Accounts of Eugene Chadbourne’s music usually state in one way or another that it’s impossible to predict what will happen during his shows. While this is indeed noteworthy in a calculating world, it’s not sufficient to explain what has kept people coming to those shows for well over thirty years now and made Chadbourne into something of an avant-garde cult figure. So, at the risk of taking all the fun out of this thing, let’s try to analyze it.

It’s true that an unusually wide swath of the musical universe seems to be within Chadbourne’s grasp. Playing guitar, and sometimes a banjo or other stringed instrument, he can rock out or participate in an extended avant-jazz improvisation, and he can sing, in a plain voice you either love or can’t stand, straight country, rockabilly, psychobilly, blues, and ska-punk. He’s performed—after a fashion—Bach’s Sonata and Partita no. 1 for solo violin on a five-string banjo. He writes protest folk, grotesque satires, freeform rock and roll . . . The list goes on and on. He can cover almost anything and make it into something new; one example in fairly common circulation is a version of the rockabilly classic “Train Kept a-Rollin’,” done with the Dutch jazz drummer Han Bennink and perched right between rockabilly and total jazz assault. Chadbourne has a large assortment of collaborators; as utterly idiosyncratic as his music may be, he seems to be able to sit in with musicians of many kinds. If he has a personal trademark, it’s a pair of homemade instruments, an electric lawn rake and an electric birdcage, that he sometimes brings to shows.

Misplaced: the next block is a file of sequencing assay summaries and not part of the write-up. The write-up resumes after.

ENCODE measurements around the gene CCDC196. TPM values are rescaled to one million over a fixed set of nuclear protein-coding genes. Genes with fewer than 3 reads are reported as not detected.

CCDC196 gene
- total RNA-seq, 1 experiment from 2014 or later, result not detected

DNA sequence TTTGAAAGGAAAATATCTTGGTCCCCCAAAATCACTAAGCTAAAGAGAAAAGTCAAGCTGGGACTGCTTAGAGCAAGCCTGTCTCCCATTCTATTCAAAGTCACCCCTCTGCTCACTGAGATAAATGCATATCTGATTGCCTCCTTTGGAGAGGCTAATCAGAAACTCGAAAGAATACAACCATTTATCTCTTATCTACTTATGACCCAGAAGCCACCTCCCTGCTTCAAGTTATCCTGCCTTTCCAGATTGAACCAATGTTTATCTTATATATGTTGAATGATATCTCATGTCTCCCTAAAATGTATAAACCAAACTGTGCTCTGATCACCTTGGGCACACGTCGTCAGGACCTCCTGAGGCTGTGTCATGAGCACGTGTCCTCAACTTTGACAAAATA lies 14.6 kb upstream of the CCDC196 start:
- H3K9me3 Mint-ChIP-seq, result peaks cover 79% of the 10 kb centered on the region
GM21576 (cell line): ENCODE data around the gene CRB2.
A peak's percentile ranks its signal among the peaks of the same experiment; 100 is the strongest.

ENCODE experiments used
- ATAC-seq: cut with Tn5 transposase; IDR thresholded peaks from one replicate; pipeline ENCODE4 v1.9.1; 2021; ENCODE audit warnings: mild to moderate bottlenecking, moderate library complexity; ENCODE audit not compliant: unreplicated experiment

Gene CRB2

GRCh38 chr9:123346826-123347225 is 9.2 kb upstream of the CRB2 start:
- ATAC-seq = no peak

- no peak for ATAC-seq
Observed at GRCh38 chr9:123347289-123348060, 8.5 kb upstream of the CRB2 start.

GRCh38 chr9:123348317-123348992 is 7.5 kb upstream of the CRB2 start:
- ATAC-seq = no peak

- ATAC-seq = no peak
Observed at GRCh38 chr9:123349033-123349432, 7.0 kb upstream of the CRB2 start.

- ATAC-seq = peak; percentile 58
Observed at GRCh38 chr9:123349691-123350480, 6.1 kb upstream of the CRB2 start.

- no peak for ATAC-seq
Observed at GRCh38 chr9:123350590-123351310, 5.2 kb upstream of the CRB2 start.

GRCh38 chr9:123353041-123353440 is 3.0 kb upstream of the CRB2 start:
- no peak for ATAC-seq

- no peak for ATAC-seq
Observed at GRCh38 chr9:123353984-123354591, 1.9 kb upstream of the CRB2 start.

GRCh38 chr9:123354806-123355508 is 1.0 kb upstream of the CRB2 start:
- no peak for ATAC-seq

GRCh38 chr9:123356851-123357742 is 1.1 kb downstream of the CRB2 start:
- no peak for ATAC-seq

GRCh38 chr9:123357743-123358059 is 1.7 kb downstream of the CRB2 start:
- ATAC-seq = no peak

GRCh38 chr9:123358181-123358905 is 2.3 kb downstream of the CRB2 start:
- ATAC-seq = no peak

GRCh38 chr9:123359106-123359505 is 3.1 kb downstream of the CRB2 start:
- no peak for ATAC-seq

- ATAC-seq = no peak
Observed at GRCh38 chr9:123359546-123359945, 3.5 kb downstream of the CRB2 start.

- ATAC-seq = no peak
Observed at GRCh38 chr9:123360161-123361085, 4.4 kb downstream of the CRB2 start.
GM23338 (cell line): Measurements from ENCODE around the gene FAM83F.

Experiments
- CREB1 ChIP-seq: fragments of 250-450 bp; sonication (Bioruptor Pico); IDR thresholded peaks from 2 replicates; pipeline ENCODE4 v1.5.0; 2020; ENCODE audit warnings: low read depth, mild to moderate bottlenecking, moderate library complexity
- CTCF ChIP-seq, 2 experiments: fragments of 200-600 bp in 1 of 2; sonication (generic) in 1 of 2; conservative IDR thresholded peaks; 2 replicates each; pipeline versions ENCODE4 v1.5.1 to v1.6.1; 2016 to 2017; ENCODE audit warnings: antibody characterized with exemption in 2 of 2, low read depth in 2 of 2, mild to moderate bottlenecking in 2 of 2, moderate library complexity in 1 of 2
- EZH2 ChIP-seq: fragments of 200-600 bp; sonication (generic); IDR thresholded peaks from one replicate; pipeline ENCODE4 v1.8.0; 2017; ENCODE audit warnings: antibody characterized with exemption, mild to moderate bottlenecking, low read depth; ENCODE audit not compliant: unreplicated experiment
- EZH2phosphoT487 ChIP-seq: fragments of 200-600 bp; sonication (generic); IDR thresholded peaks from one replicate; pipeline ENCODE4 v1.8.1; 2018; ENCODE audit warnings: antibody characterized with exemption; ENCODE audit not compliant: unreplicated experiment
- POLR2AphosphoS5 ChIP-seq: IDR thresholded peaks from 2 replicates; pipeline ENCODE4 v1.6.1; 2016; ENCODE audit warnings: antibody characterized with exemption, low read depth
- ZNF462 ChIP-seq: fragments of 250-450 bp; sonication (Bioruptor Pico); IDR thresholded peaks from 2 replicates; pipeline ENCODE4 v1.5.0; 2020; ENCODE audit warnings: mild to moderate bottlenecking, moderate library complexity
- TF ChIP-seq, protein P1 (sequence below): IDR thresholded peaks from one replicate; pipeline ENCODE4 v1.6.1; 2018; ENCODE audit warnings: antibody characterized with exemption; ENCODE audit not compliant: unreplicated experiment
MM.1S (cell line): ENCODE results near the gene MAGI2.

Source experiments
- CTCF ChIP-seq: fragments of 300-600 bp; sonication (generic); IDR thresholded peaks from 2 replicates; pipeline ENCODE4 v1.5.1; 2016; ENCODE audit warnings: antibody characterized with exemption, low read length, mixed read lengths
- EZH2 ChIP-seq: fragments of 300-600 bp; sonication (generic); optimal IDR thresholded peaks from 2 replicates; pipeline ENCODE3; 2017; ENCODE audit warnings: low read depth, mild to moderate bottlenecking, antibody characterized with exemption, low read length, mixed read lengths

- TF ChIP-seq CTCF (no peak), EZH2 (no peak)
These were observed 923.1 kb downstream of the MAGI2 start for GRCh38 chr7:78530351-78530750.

But what holds all this together? Chadbourne is no virtuoso. His efforts are all lo-fi, low-tech, and pretty much underground primitive. But there’s genius in what he does. Progressive musicians in the third quarter of the twentieth century, when Chadbourne came of age, pursued several paths toward transcendence, paths that went by the names of free jazz, experimental rock, folk. Somehow, instead of cycling through these as so many other musicians did, Chadbourne just threw them into his personal pool of experiences and continued to draw on them all and mix them together. A later influence on Chadbourne, and a heavy collaborator, was the unclassifiable New York jazz eclectic John Zorn, who showed the way toward a music in which the strands of the musical universe itself could be lines in an ongoing project of free improvisation. By grounding that idea in the common coin of country music and in the personal conviction of left-wing politics, Chadbourne brought it back down to earth.

It’s all something to think about, and to enjoy, for humor, sometimes obscene, is a significant part of the deal, and the atmosphere at a live Chadbourne concert is more rock than jazz. The best guess you can make about what will happen during Chadbourne’s solo show at Kerrytown Concert House on Thursday, November 13, is that there will be a hugely diverse of group of musical numbers, probably falling under a general theme that may be political. Expect for sure that this free show will be hard to get into; WCBN, the U-M’s intrepid student-community freeform radio station, has hosted free programs of avant-garde music in much larger venues, like the U-M Museum of Art, and there hasn’t been a vacant seat in the house.